Once the FAA issues your TRUST certificate to you, you never have to worry about recertifying unless you lose the original certificate.
TRUST is a collaboration between the FAA and industry to provide TRUST and educational safety material to Recreational Flyers.
Agency Drone Pilots
The third group of drone pilots subjected to federal drone laws includes firefighters, police departments, and other government employees who use UAVs in a professional capacity.
You’re yet again expected to bone up on the FAA rules as an agency drone pilot. You’ll also have to apply for a Certificate of Authorization or COA.
The COA acts as a waiver to permit drone flight in some scenarios that might not otherwise allow it.
State Drone Laws in Georgia
Now let’s switch gears and go over Georgia’s state laws, of which there are two. The first is through the Georgia Department of Natural Resources, and the second is called HB 481.
Here’s an overview.
Georgia Department of Natural Resources Park Rules & Regulations
The Georgia Department of Natural Resources oversees the historic sites and state parks in Georgia, so unsurprisingly, they have park rules and regulations for drone pilots to follow.
As the law makes crystal clear, “Drone operation is prohibited in Georgia’s State Parks and Historic Sites.”
However, you might be able to obtain a waiver for flying your drone if yours is a professional commercial project that the Georgia Department of Natural Resources deems “may generate revenue or in other ways help promote the sites.”
You’d have to contact the Division Director and fill out a commercial film/photography request application.
The application requires you to input the times and dates you’ll use your drone, where you’ll use your drone, and why (via a project description).
You’ll also have to send in an FAA registration for your drone (your existing registration should be fine), proof of your Part 107 license, and information about yourself as a drone pilot, such as your name.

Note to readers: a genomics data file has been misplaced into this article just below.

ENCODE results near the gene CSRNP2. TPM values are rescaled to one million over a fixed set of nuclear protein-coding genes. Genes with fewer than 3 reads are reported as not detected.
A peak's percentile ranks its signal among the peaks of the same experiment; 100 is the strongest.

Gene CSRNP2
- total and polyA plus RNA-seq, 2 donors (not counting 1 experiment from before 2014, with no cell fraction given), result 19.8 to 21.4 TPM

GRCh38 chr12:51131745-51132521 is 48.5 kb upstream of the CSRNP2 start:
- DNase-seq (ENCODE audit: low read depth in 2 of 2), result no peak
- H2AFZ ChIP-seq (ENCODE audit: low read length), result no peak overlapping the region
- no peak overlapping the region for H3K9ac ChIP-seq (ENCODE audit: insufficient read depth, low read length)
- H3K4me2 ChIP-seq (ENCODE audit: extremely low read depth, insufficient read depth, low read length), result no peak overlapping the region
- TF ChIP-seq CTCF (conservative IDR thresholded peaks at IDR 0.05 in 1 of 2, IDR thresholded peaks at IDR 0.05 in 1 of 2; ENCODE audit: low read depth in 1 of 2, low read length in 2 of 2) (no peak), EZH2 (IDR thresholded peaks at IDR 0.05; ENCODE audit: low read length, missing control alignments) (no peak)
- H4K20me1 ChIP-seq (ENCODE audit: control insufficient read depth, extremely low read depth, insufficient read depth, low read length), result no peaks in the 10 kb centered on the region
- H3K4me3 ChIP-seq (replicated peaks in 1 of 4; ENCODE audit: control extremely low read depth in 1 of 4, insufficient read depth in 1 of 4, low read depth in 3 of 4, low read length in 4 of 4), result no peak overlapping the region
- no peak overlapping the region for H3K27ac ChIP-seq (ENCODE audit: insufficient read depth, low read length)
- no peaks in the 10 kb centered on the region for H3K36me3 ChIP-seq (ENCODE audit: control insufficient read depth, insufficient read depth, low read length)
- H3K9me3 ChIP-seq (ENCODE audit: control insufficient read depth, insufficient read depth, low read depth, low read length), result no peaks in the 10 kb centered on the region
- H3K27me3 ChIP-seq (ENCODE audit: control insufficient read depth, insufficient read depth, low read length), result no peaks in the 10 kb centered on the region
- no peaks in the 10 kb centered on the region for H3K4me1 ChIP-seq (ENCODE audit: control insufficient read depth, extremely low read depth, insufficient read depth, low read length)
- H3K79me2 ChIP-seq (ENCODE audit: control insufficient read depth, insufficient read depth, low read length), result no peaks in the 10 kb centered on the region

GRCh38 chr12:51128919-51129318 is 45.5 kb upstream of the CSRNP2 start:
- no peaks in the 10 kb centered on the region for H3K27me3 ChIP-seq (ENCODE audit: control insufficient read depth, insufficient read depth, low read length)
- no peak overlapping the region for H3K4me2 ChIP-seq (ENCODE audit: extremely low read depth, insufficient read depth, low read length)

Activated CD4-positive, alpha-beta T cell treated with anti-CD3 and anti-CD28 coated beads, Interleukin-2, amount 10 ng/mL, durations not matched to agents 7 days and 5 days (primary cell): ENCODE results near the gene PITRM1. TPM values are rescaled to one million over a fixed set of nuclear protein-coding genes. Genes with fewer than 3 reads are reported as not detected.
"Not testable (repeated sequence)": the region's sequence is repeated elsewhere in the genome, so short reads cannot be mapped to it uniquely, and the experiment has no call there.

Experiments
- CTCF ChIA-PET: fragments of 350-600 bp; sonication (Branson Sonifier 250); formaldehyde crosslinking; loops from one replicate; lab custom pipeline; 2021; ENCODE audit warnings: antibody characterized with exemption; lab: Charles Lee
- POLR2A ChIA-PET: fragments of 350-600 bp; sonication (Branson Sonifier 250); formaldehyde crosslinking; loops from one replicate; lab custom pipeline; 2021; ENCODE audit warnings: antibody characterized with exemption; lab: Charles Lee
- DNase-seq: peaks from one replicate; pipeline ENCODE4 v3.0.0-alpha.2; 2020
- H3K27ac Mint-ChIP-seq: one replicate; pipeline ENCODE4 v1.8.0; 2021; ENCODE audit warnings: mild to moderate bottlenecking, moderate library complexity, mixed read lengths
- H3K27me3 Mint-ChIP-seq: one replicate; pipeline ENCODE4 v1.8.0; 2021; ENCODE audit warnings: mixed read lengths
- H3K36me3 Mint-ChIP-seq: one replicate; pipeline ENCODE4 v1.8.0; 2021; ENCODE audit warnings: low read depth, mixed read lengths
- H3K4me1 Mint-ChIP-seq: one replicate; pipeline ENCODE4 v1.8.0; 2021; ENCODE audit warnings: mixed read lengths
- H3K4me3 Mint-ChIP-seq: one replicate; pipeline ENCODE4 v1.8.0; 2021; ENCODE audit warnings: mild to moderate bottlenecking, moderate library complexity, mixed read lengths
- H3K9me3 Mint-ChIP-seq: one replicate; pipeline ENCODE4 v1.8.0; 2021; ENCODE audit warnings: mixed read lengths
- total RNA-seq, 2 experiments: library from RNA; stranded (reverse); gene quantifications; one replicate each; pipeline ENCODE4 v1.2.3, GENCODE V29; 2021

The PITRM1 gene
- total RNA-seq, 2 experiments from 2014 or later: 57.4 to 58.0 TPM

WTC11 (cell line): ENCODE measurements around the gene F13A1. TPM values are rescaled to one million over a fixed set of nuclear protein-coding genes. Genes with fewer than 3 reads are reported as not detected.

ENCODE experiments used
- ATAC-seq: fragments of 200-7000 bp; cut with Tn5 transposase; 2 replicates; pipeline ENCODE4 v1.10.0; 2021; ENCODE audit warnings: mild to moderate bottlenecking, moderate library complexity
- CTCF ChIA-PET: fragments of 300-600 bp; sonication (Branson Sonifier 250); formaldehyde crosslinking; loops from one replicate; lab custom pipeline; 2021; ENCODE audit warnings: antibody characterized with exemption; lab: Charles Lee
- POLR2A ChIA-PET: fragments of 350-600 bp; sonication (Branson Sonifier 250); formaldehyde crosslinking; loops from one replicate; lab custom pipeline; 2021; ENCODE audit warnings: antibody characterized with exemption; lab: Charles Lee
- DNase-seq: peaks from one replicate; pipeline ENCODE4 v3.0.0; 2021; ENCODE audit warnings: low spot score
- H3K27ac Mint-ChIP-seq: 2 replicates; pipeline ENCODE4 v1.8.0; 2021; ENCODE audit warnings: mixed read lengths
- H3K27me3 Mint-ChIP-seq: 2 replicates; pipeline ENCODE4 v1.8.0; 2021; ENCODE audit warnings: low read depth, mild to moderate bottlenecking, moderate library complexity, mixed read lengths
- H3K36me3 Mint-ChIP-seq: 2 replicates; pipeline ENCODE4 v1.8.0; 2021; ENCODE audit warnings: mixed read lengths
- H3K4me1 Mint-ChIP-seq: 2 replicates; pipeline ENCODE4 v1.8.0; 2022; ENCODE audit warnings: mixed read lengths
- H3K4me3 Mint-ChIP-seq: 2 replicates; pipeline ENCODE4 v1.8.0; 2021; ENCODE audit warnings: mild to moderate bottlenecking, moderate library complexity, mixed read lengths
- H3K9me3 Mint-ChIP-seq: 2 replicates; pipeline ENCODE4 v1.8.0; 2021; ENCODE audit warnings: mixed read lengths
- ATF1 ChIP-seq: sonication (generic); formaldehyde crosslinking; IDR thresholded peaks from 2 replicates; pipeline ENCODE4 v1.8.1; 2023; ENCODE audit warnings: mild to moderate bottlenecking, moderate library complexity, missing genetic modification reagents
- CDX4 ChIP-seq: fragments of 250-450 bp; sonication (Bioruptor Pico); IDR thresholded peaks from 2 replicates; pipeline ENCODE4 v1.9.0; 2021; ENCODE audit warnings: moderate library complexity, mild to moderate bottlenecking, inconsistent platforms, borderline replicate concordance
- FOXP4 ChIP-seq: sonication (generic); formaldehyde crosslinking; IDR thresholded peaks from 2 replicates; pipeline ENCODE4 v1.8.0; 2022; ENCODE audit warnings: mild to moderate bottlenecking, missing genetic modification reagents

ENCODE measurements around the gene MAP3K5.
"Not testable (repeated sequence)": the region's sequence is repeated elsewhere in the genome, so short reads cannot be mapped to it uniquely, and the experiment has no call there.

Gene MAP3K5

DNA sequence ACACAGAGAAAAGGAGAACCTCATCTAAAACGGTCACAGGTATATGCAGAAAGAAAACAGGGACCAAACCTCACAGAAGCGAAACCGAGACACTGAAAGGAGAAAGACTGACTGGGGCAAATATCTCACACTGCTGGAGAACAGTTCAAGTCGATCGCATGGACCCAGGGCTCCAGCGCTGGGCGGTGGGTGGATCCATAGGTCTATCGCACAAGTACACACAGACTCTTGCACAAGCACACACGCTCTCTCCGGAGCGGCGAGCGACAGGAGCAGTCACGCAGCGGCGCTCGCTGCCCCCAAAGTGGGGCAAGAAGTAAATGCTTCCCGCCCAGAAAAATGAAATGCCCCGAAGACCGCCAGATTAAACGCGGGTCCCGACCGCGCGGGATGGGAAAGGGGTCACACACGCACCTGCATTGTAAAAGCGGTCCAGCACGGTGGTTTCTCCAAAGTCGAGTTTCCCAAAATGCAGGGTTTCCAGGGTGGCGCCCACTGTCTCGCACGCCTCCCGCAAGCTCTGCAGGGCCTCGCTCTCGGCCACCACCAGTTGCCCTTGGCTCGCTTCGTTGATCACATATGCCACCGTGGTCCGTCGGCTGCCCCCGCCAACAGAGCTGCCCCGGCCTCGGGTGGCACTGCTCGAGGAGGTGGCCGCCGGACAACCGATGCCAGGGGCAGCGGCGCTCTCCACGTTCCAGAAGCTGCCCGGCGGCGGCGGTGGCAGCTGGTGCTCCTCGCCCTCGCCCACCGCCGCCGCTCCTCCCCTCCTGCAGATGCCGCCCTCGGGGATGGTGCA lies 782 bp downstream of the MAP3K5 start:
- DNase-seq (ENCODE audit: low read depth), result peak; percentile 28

HB 481 // 2017
The other state drone law in Georgia is HB 481, which has been enforced since 2017. The law relates to unmanned aircraft systems (aka drones) and aviation.
According to line 18, Section (b) of HB 481:
“Any ordinance, resolution, regulation, or policy of any county, municipality, or other political subdivision of this state regulating the testing or operation of unmanned aircraft systems shall be deemed preempted and shall be null, void, and of no force and effect.”
Several exemptions are in place, and they are as follows:
- If a drone law was created before April 1st, 2017, then it still applies
- An ordinance that “enforces Federal Aviation Administration restrictions” also applies
HB 481 also states that the launching and landing of drones on public property are barred by both local and state governments.
Local Drone Laws in Georgia
Finally, Georgia has a few local laws that apply to four areas of the state: Stone Mountain Park, Cherokee County, Augusta, and Conyers.
Let’s take a closer look at the drone laws now.
Stone Mountain Park – Park Ordinance // 2014
The park ordinance created by Stone Mountain Park is detailed in Section 4-113, Restrictions on Model Airplane Flying.
In Section 4-113, Stone Mountain Park expressly bans the usage of drones, helicopters, and airplanes “in any area of Stone Mountain Park.”
If you contact the Stone Mountain Park chief executive officer and are granted permission to operate your drone, that’s one exception.